Saturday, 5 May 2018

Hawaii earthquakes latest: Powerful 6.9 tremor hits as residents flee volcano's ‘curtain of fire’


Eruption follows a series of earthquakes earlier in the week
Jeremy B White San Francisco
A series of earthquakes rippled through a volcano-stricken island of​ Hawaii, where residents had already fled what one called a "curtain of fire".


Earthquakes have shaken the archipelago's Big Island for days, setting off lava flows and prompting warnings from authorities.

A 6.9 magnitude quake followed closely after a 5.8 magnitude event in the afternoon, both occurring near a town whose residents already faced mandatory evacuations due to bubbling lava.

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The latter, more powerful earthquake occurred in almost the same location as a 1975 tremor that killed two people, according to the US Geological Service, but there were no reports of casualties.

Some 1,700 people were ordered from their homes as lava issued from the Kilaue volcano. More than 100 of them were staying in shelters as the danger showed no immediate signs of receding.

Molten lava flowed from newly active fissures in Leilani Estates, a community of just over 1,500 people.

Governor David Ige declared a state of emergency, noting that the lava flow was expected to continue advancing.

“The danger is of such magnitude that it warrants preemptive and protective action in order to provide for the safety, health and welfare of the residents of Leilani Estates and surrounding areas”, Mr Ige said in a statement.

His order activated the National Guard and deployed them to protect some 770 structures vacated by fleeing residents.
The vent spilling lava towards homes has been active for decades since it first erupted in 1983, and Mr Ige cautioned that past lava flows had displaced people and destroyed homes.

A new fissure estimated to be about 150m (492ft) long issued lava and bursts of gas for about two hours, imperilling areas downslope.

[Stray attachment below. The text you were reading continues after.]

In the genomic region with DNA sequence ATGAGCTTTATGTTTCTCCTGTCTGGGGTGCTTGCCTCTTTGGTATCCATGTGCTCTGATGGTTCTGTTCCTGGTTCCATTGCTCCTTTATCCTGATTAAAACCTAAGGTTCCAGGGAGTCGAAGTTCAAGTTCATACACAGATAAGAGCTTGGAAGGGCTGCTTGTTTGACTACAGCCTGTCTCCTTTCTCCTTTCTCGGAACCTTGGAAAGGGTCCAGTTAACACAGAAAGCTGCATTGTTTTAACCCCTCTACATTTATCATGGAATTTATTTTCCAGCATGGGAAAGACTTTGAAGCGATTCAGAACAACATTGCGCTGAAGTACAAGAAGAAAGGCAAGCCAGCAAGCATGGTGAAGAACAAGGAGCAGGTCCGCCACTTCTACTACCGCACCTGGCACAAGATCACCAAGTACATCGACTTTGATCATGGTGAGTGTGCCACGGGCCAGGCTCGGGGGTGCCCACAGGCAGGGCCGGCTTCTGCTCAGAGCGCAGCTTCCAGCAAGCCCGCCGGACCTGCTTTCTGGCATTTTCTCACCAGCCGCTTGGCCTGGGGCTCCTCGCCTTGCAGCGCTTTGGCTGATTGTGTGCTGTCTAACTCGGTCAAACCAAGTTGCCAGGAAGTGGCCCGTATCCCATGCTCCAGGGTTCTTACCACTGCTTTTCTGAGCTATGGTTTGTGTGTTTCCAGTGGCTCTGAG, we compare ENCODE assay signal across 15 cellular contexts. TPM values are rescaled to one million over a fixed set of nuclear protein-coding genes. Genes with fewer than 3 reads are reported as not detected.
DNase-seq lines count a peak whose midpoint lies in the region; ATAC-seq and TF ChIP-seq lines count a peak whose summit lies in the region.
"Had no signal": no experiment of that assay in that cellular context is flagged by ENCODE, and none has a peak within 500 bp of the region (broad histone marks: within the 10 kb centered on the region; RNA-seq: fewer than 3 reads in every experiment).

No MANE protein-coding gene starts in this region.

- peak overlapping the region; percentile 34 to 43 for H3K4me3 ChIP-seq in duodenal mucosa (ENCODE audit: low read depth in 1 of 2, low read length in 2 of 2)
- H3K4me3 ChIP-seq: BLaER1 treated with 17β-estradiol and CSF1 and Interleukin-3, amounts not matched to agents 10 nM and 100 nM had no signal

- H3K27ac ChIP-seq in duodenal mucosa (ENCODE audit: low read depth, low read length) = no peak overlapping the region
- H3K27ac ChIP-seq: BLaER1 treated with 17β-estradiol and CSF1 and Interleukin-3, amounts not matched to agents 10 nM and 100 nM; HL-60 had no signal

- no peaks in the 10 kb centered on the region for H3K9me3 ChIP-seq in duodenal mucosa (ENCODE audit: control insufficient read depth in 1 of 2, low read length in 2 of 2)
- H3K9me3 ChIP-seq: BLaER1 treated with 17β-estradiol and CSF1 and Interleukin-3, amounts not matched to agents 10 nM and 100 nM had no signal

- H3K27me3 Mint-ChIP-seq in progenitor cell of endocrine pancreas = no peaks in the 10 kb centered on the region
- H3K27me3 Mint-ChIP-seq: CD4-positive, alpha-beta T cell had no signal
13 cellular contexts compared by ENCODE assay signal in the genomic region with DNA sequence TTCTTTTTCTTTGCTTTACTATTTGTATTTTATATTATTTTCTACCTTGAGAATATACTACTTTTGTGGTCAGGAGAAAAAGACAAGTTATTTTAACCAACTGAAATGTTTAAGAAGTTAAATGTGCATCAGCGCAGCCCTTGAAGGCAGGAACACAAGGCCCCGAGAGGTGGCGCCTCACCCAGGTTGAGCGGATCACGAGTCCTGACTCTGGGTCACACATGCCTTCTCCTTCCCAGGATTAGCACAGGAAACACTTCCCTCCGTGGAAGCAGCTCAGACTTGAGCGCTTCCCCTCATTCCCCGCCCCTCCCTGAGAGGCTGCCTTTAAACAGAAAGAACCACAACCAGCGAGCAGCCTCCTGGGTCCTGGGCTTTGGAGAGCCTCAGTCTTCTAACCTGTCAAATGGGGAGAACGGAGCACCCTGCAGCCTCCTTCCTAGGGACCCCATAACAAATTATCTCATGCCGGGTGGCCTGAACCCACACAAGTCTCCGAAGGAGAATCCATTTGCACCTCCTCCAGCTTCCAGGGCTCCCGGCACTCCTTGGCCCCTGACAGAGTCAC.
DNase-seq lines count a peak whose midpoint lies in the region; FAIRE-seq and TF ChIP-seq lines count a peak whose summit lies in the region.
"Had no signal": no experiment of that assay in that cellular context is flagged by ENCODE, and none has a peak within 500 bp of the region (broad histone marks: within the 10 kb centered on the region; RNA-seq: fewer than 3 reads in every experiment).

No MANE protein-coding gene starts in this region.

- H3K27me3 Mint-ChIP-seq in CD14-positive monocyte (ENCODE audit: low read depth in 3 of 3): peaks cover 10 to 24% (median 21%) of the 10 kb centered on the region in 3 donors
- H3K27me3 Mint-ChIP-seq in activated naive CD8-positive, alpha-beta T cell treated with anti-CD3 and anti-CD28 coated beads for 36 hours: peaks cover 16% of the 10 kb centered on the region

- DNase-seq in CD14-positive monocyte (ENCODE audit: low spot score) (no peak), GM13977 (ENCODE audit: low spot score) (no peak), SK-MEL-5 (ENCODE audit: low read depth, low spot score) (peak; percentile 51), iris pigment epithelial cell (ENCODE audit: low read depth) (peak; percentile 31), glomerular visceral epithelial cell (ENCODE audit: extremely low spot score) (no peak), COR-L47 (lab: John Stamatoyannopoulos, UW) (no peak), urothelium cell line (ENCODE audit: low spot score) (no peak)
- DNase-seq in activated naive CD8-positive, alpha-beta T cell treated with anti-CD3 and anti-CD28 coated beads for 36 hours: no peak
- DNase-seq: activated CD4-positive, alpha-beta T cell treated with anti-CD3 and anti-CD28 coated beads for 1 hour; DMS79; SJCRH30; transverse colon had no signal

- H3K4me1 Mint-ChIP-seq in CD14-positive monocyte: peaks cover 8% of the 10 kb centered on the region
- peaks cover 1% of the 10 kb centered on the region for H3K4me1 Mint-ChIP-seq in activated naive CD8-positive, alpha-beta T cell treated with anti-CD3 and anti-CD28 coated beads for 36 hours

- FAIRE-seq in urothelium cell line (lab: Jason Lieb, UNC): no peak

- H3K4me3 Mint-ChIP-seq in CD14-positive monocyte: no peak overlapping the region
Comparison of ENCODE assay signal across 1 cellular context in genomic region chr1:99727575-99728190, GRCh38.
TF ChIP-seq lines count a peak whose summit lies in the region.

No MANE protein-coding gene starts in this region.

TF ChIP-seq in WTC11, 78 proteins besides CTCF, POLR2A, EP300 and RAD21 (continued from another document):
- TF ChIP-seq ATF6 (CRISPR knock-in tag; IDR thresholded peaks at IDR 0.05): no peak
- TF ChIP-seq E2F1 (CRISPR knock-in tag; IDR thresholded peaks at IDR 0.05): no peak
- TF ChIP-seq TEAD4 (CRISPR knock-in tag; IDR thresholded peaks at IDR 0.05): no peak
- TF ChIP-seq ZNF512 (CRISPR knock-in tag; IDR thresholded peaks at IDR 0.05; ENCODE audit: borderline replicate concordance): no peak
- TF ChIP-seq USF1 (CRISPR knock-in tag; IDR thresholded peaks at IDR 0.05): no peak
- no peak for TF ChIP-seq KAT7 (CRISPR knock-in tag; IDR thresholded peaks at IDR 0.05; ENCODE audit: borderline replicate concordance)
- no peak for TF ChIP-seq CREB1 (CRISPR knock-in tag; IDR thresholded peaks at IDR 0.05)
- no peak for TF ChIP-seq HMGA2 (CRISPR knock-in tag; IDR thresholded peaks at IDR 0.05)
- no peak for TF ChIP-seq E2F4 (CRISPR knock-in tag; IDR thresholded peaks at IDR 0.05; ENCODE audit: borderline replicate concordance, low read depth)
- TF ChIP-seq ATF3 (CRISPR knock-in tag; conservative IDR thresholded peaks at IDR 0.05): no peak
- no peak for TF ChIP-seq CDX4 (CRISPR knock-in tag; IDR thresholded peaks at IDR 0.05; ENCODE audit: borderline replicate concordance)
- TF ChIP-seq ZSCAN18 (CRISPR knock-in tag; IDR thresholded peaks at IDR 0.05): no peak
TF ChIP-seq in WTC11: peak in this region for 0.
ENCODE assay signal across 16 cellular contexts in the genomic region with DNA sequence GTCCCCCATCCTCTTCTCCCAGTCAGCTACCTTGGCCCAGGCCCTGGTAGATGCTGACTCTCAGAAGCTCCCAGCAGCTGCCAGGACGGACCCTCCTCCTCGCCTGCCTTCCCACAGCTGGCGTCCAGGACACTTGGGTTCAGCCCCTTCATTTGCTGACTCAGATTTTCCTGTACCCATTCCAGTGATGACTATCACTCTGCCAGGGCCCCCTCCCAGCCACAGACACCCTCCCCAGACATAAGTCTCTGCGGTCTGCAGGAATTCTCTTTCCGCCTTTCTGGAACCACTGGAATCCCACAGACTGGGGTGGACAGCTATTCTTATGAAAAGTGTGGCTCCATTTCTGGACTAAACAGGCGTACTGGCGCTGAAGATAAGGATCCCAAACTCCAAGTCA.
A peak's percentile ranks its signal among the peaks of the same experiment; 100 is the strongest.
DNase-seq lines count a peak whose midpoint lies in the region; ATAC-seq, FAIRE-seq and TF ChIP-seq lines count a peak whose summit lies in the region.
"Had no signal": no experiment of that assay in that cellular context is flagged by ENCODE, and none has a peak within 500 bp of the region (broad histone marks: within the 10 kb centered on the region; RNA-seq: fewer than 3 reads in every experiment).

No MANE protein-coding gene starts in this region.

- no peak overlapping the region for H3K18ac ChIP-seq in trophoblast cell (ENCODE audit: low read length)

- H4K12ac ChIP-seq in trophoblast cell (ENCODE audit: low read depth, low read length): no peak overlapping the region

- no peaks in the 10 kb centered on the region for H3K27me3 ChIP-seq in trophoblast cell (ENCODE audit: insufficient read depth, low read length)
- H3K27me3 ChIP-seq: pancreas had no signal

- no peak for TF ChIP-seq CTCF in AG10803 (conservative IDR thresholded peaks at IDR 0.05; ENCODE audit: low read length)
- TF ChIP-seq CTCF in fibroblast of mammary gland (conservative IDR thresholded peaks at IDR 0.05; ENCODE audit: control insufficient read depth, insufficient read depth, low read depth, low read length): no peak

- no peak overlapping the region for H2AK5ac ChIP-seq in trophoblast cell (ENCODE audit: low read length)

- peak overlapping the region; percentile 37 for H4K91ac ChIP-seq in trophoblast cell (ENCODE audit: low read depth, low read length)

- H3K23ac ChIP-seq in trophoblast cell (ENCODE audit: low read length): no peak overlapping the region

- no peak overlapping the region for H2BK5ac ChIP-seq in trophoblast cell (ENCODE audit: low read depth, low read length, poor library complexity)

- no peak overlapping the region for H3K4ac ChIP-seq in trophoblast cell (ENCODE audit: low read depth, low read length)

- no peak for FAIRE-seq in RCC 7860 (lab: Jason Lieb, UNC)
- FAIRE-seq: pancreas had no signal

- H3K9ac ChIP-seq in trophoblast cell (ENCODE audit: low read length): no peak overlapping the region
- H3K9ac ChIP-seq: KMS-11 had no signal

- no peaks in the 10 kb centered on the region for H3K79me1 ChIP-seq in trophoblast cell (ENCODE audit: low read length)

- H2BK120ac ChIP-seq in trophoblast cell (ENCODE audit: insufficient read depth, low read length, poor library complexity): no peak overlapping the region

Vents in Leilani Estates remained active the following morning, with scientists noting that at least three fissures had opened and predicting “additional outbreaks”.
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Timelapse video shows lava overflowing at the Kilauea volcano in Hawaii


Officials warned residents that “extremely high levels” of sulfur dioxide had been detected and urged them to evacuate.

“Elderly residents, young people, and others with respiratory issues should leave the area immediately”, officials said.

County of Hawaii mayor Harry Kim told reporters at least two homes had been “surrounded” by lava, noting that people had been awoken by sirens warning them of sulfur fumes.

“Hopefully we will minimise the impact as much as we can. It’s our job”, he said.

Multiple schools were shuttered and flights were restricted across the the affected area.

Lava could be seen leaping and pouring smoke into the air as authorities directed traffic in a residential area.

Drone footage captured by resident Jeremiah Osuna showed a glowing channel snaking through the forest and leaving a fiery pool spreading across a road.

“It sounded like if you were to put a bunch of rocks into a dryer and turn it on as high as you could. You could just smell sulfur and burning trees and underbrush and stuff”, adding that the eruption resembled resembled a “curtain of fire”.

The Federal Emergency Management Organisation was marshalling resources and keeping watch for forest fires, power outages and threats to water supplies, senator Brian Schatz said.

Authorities had warned residents that danger was imminent and that they should be prepared to evacuate after a series of earthquakes reverberated through the island, including an estimated 5.0 tremor at about 10:30 am on Thursday.

The Puu Oo crater collapsed earlier in the week, shooting a plume of ash skyward and sending a mass of magma under a highway and towards populated areas.

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